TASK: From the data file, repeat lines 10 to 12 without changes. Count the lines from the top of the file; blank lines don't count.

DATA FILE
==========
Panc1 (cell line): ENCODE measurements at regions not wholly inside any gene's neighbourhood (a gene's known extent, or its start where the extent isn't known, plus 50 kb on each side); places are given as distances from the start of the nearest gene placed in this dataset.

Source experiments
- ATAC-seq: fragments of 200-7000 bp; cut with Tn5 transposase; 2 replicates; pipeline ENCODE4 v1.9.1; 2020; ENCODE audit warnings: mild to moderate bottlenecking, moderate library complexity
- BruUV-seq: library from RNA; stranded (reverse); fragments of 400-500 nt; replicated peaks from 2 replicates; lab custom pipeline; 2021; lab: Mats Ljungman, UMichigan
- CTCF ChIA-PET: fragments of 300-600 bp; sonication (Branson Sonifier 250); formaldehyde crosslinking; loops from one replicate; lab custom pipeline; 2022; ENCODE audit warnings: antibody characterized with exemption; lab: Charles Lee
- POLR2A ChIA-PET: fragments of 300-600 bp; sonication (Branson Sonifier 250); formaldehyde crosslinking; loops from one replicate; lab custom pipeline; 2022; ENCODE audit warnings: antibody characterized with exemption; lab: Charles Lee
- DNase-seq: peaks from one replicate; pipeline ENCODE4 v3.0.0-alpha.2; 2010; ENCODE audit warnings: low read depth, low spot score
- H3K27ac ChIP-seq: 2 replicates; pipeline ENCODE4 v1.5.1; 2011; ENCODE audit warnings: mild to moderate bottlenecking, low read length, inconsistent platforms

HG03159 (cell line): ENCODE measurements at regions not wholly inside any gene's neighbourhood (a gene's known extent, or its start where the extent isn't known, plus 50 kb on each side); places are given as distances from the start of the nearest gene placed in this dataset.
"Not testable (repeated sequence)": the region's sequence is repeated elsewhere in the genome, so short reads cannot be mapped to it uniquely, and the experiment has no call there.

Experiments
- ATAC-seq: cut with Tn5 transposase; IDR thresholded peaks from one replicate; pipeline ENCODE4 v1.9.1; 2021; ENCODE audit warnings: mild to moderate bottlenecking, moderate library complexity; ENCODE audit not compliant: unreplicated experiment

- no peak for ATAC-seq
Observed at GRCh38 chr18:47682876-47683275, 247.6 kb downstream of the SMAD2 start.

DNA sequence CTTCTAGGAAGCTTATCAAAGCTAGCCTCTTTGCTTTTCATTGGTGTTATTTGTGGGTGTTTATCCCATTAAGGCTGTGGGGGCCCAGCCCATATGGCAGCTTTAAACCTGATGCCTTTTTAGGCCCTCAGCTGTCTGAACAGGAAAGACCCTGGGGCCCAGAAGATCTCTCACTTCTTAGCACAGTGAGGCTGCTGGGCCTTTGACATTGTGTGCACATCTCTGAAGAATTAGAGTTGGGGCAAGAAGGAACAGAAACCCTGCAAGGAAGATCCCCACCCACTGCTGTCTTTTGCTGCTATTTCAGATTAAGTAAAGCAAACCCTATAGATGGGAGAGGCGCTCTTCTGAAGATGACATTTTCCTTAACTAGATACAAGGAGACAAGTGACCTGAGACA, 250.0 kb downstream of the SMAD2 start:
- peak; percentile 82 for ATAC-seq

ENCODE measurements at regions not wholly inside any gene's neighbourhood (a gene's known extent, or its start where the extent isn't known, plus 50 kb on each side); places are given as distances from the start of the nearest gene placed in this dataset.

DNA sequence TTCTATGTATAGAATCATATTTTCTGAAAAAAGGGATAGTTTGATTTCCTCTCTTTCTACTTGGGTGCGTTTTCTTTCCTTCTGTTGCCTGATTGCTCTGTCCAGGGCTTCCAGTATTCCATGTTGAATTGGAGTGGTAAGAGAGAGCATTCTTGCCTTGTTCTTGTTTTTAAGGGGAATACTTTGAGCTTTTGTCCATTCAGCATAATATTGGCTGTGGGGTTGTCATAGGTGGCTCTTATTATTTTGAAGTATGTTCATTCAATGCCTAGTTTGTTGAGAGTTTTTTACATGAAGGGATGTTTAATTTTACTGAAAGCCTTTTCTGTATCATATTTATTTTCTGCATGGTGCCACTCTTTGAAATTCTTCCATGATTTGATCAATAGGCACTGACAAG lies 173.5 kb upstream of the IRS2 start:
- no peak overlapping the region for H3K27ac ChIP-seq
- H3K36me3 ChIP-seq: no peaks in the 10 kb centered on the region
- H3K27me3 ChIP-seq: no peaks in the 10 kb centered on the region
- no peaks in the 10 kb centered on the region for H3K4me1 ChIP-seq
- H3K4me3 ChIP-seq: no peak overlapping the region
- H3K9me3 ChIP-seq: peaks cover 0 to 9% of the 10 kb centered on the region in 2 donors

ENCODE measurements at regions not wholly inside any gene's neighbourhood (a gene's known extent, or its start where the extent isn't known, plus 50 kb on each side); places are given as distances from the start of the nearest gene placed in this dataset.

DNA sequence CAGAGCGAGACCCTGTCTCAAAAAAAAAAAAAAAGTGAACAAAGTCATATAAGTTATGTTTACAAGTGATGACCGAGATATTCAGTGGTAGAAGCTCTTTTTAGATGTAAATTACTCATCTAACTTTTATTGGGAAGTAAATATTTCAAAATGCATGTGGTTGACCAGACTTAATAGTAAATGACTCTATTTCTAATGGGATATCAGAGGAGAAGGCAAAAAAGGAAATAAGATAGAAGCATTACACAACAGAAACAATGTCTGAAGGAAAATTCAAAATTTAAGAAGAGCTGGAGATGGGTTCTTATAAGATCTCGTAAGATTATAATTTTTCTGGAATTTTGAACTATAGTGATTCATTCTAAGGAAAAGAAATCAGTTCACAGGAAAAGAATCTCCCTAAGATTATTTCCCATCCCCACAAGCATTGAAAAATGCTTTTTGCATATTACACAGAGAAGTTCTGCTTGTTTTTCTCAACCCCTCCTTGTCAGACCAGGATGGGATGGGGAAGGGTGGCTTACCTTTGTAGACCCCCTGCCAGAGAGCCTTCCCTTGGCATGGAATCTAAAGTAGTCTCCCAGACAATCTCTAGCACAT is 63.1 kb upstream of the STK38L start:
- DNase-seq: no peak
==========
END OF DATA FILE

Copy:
"Not testable (repeated sequence)": the region's sequence is repeated elsewhere in the genome, so short reads cannot be mapped to it uniquely, and the experiment has no call there.

Experiments
- ATAC-seq: cut with Tn5 transposase; IDR thresholded peaks from one replicate; pipeline ENCODE4 v1.9.1; 2021; ENCODE audit warnings: mild to moderate bottlenecking, moderate library complexity; ENCODE audit not compliant: unreplicated experiment